MFA push notifications can reduce friction for users by allowing them to receive a prompt on their mobile device that confirms or denies the access attempt. They don't need to unlock their phone, open an app, worry about timeouts for the code, or type anything into a form. Unfortunately, while this reduces friction for users, it creates opportunities for compromise. If the threat actor has the user’s credentials, they can bombard the user with authentication requests until the beleaguered user makes a mistake and clicks approve instead of deny, or in a fit of frustration or confusion, gives up and validates the threat actor's request.

The takeaway? The type of MFA a business implements matters.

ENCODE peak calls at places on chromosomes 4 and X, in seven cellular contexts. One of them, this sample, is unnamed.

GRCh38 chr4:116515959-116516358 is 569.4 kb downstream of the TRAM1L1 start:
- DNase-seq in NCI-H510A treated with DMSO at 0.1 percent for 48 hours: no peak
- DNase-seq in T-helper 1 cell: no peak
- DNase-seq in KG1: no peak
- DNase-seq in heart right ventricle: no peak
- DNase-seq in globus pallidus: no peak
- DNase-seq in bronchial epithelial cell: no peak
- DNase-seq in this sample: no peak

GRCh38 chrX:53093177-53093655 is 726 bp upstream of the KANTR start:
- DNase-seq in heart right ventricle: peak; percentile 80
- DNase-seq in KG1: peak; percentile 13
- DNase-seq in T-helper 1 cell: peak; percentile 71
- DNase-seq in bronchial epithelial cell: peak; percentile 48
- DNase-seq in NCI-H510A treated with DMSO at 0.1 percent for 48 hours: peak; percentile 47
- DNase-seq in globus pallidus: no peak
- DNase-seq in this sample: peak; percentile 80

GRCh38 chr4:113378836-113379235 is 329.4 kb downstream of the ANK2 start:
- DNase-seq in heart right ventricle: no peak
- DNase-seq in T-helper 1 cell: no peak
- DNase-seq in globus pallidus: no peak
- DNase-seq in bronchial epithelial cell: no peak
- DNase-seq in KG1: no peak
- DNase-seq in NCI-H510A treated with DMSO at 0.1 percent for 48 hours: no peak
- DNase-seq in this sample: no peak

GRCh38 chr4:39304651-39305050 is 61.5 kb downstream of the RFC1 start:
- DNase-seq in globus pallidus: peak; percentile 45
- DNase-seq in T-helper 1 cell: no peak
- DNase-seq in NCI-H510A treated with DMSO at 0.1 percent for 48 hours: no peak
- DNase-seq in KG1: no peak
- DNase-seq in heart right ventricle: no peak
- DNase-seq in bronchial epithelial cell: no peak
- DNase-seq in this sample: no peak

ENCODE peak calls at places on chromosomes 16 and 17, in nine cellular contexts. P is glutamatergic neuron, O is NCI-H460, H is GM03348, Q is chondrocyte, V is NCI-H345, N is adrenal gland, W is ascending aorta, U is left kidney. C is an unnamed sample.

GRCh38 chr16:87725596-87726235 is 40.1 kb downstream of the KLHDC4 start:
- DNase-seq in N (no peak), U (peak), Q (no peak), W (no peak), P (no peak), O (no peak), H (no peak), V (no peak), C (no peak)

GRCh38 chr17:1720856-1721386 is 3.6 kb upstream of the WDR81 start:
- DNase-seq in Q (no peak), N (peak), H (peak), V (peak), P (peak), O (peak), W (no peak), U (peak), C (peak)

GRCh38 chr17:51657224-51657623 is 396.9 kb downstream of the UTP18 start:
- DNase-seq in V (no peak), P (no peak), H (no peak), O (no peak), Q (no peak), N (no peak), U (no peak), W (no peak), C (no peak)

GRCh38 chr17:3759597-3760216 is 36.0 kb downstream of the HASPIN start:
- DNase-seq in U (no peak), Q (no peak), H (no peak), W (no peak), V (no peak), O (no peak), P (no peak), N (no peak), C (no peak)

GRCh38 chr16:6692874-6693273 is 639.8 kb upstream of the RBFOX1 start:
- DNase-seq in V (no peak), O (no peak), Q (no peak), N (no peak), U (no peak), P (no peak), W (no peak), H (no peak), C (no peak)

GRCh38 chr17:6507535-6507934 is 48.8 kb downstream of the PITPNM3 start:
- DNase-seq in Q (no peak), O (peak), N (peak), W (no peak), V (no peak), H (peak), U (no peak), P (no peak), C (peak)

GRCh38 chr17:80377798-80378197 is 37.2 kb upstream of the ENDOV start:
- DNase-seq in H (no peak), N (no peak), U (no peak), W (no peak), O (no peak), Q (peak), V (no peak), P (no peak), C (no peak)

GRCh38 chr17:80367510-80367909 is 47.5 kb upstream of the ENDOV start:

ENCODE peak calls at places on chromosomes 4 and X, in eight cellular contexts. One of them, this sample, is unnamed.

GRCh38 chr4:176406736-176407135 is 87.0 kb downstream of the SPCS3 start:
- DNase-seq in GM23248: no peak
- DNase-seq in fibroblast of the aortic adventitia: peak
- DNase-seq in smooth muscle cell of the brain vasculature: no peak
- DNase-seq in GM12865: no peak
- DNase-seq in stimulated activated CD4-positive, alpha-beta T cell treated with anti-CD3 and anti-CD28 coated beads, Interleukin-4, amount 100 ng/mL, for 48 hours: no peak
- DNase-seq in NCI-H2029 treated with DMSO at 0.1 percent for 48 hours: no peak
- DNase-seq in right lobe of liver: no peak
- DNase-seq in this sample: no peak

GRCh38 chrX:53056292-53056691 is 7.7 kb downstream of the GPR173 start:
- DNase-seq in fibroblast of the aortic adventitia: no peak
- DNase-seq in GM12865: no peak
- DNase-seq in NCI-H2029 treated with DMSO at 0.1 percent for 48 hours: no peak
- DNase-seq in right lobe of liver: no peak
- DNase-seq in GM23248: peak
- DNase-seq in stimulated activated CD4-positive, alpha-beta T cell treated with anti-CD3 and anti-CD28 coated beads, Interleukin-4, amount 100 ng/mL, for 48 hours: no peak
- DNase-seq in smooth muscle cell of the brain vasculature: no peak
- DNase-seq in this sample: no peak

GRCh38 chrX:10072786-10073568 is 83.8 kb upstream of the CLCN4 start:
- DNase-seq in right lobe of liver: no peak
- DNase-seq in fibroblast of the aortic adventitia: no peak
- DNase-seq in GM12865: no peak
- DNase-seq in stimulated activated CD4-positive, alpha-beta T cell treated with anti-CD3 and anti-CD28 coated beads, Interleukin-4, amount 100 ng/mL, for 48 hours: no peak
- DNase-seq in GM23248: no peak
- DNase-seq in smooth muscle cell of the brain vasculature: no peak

Advanced MFA implementation for defense-in-depth

Despite the risks associated with poorly-implemented MFA, when used properly, it has value for preventing unauthorized access and as a phishing mitigation.

Instead of relying on push notifications or SMS codes, businesses should rely on more secure MFA methods, such as codes generated by an authenticator app, or consider implementing a FIDO2 MFA program. A biometric response such as a fingerprint reader on a phone or laptop or a FIDO2 security key can save steps and prevent employees from accidentally giving away the keys to the kingdom. These devices remove the option for fatigued users to "give up" and validate requests by tying MFA authentication directly to the device. While adopting FIDO2 may take longer, its credentials are unique across every website, never leave the user's device, and are never stored on a server. This eliminates many of the pitfalls currently being used to bypass weaker MFA.